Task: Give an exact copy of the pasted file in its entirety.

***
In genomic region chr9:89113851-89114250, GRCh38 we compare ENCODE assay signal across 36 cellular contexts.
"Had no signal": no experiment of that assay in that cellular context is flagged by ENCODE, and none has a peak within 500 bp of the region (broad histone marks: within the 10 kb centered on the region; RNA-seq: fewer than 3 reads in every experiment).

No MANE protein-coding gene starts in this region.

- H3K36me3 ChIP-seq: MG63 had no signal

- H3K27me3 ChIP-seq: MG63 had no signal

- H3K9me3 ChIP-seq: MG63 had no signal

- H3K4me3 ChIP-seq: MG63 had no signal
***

In genomic region chr9:89113851-89114250, GRCh38 we compare ENCODE assay signal across 36 cellular contexts.
"Had no signal": no experiment of that assay in that cellular context is flagged by ENCODE, and none has a peak within 500 bp of the region (broad histone marks: within the 10 kb centered on the region; RNA-seq: fewer than 3 reads in every experiment).

No MANE protein-coding gene starts in this region.

- H3K36me3 ChIP-seq: MG63 had no signal

- H3K27me3 ChIP-seq: MG63 had no signal

- H3K9me3 ChIP-seq: MG63 had no signal

- H3K4me3 ChIP-seq: MG63 had no signal